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NASA develops its first electric aircraft with 14 engines and 4 seats

NASA is developing its own electric aircraft, an electric version of the light twin-engine Tecnam P2006T with Italian design, currently available under the name X-57 Maxwell. The first prototype was delivered to NASA after several years of development by Empirical Systems Aerospace.

This is an important phase, as underlined by Tom Rigney, Project Manager, as this new model will enable NASA to conduct more in-depth testing of the aircraft’s electric propulsion system itself.

The same government then declares that NASA intends to share this valuable information in order to drive the electric aircraft market forward as quickly as possible.

The new electric X-57 has four seats and externally resembles the Tecnam P2006T, with the exception of the engine sector, where the internal combustion engines have been replaced by 14 electric motors. The electric aircraft could reach a speed of more than 280 km / h and, above all, would save a considerable amount of fuel, since its energy consumption would be 20% of the cost of a comparable conventional aircraft with a fuel engine.

However, the X-57 is only the first of a series of electric aircraft that NASA will develop in the coming years not so much for a real and practical need of the Agency, but for how much the feasibility and usefulness of electric vehicles can be demonstrated to conventional ones.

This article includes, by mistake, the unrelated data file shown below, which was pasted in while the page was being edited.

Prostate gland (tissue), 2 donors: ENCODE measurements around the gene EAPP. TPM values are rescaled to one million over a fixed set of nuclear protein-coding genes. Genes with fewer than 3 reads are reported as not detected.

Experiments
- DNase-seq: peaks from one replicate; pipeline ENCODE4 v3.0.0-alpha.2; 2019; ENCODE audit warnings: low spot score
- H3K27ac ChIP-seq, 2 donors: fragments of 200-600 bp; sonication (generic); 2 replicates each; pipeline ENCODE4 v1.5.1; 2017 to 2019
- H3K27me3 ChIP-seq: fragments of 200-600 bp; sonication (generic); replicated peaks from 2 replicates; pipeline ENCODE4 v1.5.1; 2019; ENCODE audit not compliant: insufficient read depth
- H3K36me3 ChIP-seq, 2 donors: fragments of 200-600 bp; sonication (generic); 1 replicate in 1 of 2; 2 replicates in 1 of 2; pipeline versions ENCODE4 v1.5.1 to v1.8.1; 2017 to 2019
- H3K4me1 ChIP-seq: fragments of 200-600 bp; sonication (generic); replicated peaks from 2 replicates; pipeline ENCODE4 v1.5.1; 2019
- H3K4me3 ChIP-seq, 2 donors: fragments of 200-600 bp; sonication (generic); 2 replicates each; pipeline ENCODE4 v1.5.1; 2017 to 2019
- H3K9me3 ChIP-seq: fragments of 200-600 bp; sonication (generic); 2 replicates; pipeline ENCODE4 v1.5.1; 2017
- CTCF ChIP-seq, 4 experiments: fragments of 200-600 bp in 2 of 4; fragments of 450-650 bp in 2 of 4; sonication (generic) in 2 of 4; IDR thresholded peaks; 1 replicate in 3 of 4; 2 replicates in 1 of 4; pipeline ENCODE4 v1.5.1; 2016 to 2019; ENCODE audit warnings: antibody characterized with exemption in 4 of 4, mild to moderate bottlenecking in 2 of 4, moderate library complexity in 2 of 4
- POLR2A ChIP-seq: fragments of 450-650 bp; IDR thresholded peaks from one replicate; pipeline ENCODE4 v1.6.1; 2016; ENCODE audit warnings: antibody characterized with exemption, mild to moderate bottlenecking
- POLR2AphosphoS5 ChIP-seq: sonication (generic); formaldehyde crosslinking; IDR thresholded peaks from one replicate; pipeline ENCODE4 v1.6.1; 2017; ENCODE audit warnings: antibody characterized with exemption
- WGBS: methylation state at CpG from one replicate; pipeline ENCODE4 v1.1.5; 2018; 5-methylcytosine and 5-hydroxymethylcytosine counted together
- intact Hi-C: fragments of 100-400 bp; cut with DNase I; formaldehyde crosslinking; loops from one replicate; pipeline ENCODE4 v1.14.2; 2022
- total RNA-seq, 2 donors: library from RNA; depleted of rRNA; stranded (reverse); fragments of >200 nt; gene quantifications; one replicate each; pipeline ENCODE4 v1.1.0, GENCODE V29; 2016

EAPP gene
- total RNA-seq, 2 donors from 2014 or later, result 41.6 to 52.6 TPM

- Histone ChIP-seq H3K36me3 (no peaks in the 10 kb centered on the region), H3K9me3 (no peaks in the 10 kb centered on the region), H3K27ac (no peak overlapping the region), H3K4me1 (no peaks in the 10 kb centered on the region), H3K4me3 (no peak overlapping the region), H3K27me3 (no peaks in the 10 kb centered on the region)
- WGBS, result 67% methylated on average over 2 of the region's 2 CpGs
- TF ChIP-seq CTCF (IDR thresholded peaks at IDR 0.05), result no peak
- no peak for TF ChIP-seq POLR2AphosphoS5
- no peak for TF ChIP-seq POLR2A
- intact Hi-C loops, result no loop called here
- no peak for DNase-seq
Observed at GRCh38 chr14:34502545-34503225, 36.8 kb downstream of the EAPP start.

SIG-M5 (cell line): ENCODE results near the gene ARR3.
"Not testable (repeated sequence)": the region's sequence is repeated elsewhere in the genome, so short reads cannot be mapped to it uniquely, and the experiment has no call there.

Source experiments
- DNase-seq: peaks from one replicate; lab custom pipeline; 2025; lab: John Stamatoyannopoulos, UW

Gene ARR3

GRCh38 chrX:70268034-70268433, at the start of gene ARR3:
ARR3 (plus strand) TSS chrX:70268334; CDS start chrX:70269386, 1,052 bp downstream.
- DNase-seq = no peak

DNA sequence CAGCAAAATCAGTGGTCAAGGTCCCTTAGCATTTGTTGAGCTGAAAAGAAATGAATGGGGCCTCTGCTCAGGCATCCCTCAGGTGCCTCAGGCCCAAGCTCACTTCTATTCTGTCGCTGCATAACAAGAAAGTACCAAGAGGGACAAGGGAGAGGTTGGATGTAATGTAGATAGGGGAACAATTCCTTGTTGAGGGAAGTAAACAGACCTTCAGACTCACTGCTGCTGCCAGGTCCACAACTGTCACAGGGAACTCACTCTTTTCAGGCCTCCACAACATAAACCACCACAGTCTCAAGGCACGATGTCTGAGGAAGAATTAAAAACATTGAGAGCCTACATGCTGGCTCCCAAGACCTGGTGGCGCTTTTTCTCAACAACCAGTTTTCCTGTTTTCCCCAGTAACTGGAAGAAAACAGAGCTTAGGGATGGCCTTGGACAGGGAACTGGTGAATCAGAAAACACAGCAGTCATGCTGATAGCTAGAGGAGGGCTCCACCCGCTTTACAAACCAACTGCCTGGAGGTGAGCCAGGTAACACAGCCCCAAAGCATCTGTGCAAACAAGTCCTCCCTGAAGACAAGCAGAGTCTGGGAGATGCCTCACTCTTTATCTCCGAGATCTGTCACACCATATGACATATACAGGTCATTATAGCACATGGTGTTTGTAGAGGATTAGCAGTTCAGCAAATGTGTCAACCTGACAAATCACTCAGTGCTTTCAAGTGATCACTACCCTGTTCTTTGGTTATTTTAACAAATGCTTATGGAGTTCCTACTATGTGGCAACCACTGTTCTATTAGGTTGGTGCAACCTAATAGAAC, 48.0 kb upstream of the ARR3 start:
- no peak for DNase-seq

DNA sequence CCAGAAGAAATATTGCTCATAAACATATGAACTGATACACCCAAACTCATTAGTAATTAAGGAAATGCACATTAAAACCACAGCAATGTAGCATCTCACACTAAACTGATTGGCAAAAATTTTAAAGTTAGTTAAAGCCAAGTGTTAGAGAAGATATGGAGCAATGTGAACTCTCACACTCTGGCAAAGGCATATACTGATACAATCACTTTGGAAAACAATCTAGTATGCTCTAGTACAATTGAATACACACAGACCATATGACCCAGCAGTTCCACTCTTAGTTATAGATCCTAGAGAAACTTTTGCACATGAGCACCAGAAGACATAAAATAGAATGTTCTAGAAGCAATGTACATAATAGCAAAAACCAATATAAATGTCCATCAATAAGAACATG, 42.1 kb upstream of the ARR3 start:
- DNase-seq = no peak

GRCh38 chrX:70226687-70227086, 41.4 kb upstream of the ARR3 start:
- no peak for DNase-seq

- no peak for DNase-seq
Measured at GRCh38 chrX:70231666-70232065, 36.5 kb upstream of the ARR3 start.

Image source:

http://www.nasa.gov/sites/default/files/thumbnails/image/sceptor_city_nasa_half_res.jpg

Martin Hill

An accomplished journalist and freelancer, Martin has held a long career in media and has worked for numerous different agencies. He was an editor for the Arizona Business Gazette for over 10 years before joining the Tucson Weekly (tucsonweekly.com) and founding Science of Change, a new publication with the aim of reporting on science news over the internet. Beyond having extensive writing and research experience, Martin is also a science enthusiast with a passion for science and technology. In his younger life, he had studied mechanical engineering before moving on to journalism.
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